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Welcome to Wonderland

Jeff Miller

“If I had a world of my own, everything would be nonsense. Nothing would be what it is because everything would be what it isn't. And contrary-wise; what it is it wouldn't be, and what it wouldn't be, it would. You see?”

—Alice, in Lewis Carroll’s Alice in Wonderland

What’s good is bad and what’s good is good, depending on where you are, you see?  When Ben Bernanke answered questions on June 19, he caused consternation in the markets by stating that the Fed would, sometime in the near future, start to “taper” its bond purchases. Not stop buying bonds and definitely not start selling them—just “tapering.” In the next four trading days, the 10-year Treasury yield moved from about 2.17% to 2.65%, faster than you could say “leveraged carry trade.” Since then, it has basically gone sideways.


The stock market initially sold off dramatically, with the S&P 500 Index declining about 5.6% in the four days from June 19 to June 24. Then, unlike the bond market, U.S. stocks changed course and started to go up again. Why? Because what is good is good for stocks. Rates are so low that an increase in borrowing costs for a strong operating business is immaterial. But a stronger economy?  That is material.  A stronger economy, where more people are employed and buying goods and services, can help drive earnings higher for most large U.S. companies because they are operating very efficiently.  Hence, an X% pickup in revenue could easily lead to a 1.5 or 2 times X% pickup in earnings. That’s powerful.  And it took the stock market a few days to remember that what is good for the economy is good for stocks, taper or no taper.


Even in Wonderland, endings are inevitable, as its king stated:  “Begin at the beginning … and go on till you come to the end: then stop.” This is proving a harder truth for bond investors to accept. The bond market, unlike the stock market, clearly is afraid of the end of quantitative easing (QE). Rates are extremely low by historical standards. The last time they were this low for this long was in the early 1950s. If you are long a lot of plain vanilla bonds, higher rates mean lower prices for your holdings—the math is brutally simple.  Sure, you can hold them to maturity, but do most investors really want the current paltry yield of the 10-year Treasury for the next 10 years?


Since 2008, many investors simply may have been trying to avoid losing their proverbial heads. It brings to mind a conversation between Alice and the Cheshire Cat.  Alice asks which way to go from here, but admits she doesn’t much care where she goes. I think a lot of investors have not much cared which way they went during the past five years, so long as their investments didn’t go down. Investors are now learning that not caring which way they go from here can lead to losses in bonds as well.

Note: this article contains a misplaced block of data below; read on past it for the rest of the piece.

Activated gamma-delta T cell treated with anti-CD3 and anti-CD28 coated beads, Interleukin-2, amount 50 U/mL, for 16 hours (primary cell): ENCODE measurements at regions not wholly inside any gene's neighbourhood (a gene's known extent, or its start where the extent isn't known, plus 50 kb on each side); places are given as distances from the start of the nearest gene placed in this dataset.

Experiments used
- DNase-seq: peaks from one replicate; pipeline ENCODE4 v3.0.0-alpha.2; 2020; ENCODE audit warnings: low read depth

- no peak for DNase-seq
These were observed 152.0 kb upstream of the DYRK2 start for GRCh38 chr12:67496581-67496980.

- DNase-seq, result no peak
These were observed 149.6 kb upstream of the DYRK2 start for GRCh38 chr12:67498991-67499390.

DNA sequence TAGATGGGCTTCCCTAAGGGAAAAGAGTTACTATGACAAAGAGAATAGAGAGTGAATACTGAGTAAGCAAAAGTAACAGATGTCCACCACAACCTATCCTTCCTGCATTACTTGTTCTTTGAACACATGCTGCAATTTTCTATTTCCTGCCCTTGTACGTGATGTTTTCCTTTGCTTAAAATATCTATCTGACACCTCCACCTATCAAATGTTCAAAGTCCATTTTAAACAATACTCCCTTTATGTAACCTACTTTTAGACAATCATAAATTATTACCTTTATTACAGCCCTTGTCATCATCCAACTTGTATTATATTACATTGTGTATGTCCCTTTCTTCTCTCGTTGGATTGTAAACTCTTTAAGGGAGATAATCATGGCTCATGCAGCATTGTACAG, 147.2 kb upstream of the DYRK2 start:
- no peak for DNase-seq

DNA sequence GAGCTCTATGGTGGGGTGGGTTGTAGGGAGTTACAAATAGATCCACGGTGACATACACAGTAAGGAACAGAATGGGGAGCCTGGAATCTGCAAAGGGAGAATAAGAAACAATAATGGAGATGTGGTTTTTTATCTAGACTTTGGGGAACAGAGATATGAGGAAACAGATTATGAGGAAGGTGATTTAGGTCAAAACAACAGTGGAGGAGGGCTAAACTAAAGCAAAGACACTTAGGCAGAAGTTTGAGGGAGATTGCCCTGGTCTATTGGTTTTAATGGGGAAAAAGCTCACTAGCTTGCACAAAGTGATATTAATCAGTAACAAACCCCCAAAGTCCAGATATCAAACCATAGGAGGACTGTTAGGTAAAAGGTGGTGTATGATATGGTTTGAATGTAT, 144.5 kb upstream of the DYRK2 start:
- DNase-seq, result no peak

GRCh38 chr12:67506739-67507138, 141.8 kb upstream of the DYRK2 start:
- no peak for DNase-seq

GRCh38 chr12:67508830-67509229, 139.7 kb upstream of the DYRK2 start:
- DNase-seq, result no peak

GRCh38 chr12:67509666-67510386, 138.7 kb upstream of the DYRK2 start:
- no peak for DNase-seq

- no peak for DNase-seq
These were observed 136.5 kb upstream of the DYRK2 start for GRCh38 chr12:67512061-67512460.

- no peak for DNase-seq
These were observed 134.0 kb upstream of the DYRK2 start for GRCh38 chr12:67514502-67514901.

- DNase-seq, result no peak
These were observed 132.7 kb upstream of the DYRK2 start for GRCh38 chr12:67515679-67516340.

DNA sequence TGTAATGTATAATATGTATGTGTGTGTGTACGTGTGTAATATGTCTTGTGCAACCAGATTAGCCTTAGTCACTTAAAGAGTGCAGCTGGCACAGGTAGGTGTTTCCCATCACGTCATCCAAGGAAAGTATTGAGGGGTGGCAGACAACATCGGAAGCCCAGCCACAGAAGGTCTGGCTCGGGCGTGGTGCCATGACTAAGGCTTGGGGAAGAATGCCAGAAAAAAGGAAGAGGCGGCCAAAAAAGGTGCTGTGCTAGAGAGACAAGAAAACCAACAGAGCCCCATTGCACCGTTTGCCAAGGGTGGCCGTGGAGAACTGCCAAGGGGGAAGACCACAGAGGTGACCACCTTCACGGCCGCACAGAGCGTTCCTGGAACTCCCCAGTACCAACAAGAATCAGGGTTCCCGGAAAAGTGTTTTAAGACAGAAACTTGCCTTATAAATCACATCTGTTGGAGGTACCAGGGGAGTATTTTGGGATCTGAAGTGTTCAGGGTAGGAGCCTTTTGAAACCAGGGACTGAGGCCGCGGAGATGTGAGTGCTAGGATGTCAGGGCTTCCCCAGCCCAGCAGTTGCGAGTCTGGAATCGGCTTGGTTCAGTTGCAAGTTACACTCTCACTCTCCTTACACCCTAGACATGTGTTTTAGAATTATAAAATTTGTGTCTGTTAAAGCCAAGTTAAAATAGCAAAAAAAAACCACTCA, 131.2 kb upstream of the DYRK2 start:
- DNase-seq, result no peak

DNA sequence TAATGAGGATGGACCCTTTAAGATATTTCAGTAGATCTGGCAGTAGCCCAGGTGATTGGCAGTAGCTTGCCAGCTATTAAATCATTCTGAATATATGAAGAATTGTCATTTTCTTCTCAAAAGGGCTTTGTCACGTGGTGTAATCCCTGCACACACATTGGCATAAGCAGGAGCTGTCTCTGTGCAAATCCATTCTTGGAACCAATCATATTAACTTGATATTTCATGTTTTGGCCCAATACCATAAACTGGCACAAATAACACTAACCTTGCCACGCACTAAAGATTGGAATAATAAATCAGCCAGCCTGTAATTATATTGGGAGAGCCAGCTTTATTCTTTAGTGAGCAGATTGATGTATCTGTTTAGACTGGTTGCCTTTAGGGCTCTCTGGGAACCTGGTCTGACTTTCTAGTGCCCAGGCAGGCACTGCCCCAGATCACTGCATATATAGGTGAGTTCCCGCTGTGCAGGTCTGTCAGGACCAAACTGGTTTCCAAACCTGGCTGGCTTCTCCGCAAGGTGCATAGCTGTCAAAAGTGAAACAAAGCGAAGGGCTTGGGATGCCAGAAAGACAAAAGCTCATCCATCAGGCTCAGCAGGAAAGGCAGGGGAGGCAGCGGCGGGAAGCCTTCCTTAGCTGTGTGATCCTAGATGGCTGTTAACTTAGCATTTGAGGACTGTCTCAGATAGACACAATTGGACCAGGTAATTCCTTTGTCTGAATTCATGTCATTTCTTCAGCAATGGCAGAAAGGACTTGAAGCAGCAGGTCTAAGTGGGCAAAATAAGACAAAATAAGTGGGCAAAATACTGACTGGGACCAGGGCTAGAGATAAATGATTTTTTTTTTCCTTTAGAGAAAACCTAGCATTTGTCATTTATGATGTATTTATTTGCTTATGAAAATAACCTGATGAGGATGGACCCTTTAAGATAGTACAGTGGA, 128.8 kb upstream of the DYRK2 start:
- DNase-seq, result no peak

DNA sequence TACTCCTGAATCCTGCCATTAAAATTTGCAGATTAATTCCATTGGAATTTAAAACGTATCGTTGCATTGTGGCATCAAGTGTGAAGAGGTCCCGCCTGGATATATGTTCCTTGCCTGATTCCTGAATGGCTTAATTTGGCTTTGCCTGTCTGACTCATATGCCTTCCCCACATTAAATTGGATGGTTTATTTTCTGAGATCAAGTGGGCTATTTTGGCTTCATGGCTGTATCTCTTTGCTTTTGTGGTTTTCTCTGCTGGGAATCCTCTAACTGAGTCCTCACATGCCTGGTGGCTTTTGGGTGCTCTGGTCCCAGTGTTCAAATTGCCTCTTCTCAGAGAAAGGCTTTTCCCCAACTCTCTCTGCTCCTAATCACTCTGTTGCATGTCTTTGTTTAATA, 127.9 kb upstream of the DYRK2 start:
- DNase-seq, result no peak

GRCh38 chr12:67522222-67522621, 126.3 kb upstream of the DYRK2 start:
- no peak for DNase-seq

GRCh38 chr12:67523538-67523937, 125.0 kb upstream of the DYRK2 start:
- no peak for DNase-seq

Bond investors are justifiably skittish. I think that many have quite a bit of cognitive dissonance going on right now,  not unlike the White Queen, who sometimes “believed as many as six impossible things before breakfast.”  Bond investors have seen some losses, but now those losses have  stopped (for the time being).  For about month, stocks have been trading in a narrow range, but intraday, there have been mini-rallies and sell-offs based on the bond market, which has been moving based on rumors of a taper starting in September versus December.


Really? The markets care that much about whether the Fed tapers in one month or in four? Apparently, yes, it does. The bond markets are in such a state that a three-month difference can send yields higher (or lower) and send stocks in the opposite direction, at least in the very short run. These bond market moves are usually based on a parsing of the speeches or testimony of various Federal Reserve governors, leading bond “investors” to pay more attention to rumors than to fundamentals. This is certainly one way down the rabbit hole, as the Fed has warned about for years, including  in 2002, when then-Governor Bernanke’s commented on the “unhealthy tendency of investors to pay more attention to rumors about policymakers’ attitudes than to the economic fundamentals that by rights should determine the allocation of capital.”


Right now, Ben Bernanke and the Fed are trying to wean markets off of QE and get them focused on the idea that a taper will begin if—and only if—the U.S. economy is getting stronger and notably better than it is today. A stronger economy will be good for earnings and, presumably, good for stocks and the stock market, which should ignore the bond market noise and focus on fundamentals. What’s good is good again.

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The price of equity securities may rise or fall because of changes in the broad market or changes in a company’s financial condition, sometimes rapidly or unpredictably. These price movements may result from factors affecting individual companies, sectors or industries.

The S&P 500 Index is considered generally representative of the U.S. equity market. Unless otherwise noted, index returns reflect the reinvestment of income dividends and capital gains, if any, but do not reflect fees, brokerage commissions or other expenses of investing. Investors may not make direct investments into any index.

The opinions referenced are as of the date of publication and are subject to change due to changes in the market or economic conditions and may not necessarily come to pass. Information contained herein is for informational purposes only and should not be considered investment advice.
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